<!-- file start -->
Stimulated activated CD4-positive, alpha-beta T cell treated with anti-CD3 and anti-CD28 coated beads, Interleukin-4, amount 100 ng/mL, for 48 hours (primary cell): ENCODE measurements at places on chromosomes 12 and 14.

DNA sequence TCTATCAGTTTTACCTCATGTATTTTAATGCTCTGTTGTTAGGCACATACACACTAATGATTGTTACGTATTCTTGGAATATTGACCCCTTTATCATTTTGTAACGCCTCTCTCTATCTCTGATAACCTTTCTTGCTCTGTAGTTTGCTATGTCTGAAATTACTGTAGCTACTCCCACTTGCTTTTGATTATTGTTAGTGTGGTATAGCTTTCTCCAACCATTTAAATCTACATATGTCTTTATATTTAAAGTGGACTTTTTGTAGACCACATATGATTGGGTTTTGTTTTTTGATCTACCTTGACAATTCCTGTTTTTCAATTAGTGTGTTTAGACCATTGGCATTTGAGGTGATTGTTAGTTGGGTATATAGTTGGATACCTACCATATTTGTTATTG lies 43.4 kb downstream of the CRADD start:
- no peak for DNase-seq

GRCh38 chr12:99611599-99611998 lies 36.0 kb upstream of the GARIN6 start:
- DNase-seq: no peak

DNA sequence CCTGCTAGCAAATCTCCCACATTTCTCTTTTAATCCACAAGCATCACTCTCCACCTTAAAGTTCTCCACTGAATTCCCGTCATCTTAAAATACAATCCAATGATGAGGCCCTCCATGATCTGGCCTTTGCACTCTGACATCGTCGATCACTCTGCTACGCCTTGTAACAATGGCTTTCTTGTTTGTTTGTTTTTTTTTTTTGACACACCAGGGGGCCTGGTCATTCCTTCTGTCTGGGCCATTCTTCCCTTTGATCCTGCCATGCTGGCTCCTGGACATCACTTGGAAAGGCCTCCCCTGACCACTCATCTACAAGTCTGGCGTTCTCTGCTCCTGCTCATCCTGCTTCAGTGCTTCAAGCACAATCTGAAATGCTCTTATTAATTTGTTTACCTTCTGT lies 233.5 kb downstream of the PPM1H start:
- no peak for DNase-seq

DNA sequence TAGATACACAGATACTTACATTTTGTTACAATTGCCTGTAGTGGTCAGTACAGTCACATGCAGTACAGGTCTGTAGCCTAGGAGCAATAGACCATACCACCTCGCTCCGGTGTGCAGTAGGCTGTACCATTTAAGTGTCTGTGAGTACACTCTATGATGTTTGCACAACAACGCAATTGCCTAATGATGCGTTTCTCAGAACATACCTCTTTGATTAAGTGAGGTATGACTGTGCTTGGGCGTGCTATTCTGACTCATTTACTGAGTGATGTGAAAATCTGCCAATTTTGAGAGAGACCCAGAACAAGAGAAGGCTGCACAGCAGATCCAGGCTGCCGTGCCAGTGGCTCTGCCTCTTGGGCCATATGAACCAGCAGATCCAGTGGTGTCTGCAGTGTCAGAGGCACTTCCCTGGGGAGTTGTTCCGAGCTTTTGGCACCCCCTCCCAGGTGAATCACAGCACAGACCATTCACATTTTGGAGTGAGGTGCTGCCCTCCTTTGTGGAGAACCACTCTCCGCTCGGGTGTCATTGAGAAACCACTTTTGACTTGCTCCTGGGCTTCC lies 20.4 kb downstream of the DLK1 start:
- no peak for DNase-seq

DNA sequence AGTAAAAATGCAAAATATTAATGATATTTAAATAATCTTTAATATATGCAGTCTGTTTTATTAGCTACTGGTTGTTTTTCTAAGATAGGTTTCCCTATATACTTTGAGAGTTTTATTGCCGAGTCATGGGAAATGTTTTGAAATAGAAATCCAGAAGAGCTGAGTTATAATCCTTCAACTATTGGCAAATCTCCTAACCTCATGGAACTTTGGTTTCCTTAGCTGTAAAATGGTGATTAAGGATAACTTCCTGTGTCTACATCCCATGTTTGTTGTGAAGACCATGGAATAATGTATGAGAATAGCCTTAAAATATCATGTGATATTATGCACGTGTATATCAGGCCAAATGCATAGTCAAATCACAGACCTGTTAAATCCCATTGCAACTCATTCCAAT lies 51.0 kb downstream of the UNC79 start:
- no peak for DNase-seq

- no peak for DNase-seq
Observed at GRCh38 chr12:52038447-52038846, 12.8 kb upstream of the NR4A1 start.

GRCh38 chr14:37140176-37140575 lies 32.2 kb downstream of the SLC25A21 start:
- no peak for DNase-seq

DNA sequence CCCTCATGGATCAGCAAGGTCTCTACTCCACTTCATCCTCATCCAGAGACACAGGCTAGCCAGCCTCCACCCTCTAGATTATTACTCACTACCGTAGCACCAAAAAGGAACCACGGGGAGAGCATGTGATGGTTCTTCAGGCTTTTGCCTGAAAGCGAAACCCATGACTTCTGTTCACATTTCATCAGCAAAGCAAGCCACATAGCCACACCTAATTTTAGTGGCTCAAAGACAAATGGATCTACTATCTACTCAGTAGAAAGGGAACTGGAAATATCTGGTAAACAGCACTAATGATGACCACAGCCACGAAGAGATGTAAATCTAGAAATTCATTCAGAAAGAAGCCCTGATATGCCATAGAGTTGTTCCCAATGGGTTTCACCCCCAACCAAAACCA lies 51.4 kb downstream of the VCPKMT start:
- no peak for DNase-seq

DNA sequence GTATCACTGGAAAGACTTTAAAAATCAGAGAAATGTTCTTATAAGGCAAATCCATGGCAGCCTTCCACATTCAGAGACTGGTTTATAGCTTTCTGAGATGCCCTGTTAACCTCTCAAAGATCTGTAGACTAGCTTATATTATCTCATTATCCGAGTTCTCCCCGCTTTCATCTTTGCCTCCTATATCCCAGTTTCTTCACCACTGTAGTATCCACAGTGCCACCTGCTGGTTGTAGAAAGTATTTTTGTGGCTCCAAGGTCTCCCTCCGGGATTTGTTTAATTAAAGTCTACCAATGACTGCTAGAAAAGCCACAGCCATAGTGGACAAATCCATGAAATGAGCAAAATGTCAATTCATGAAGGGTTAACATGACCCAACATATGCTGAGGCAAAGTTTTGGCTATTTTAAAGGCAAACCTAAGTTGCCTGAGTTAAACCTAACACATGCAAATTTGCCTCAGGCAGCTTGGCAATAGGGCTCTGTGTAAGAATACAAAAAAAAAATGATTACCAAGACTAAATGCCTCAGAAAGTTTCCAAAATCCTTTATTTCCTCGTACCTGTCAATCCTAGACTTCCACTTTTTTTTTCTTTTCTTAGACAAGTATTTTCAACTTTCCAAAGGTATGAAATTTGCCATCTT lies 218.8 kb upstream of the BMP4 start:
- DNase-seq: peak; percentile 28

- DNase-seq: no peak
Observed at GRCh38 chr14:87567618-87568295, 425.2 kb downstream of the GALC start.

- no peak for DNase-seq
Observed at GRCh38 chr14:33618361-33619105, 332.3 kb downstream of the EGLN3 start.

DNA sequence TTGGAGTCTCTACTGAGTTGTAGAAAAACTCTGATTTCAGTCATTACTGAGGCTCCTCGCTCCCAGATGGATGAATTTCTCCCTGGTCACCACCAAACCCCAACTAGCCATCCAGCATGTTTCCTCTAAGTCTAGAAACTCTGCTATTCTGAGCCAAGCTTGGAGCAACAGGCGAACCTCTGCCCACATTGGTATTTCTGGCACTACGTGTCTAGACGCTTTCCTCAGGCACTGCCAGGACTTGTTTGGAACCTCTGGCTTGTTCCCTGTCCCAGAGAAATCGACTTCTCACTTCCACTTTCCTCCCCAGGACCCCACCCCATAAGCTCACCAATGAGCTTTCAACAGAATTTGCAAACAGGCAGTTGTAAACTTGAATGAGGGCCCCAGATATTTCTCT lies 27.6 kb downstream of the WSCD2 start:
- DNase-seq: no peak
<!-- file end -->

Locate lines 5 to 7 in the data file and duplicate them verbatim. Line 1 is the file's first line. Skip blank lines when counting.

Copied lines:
- DNase-seq: no peak

DNA sequence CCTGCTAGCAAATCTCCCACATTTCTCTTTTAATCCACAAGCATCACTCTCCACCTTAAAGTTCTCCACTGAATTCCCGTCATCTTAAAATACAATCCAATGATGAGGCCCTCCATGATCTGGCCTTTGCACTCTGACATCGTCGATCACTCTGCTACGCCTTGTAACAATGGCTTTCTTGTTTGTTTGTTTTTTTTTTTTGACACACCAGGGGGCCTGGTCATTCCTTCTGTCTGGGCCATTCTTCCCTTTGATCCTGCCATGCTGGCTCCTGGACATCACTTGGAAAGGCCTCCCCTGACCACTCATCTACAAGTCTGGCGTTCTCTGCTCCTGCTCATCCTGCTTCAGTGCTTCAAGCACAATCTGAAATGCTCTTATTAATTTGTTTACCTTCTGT lies 233.5 kb downstream of the PPM1H start:
- no peak for DNase-seq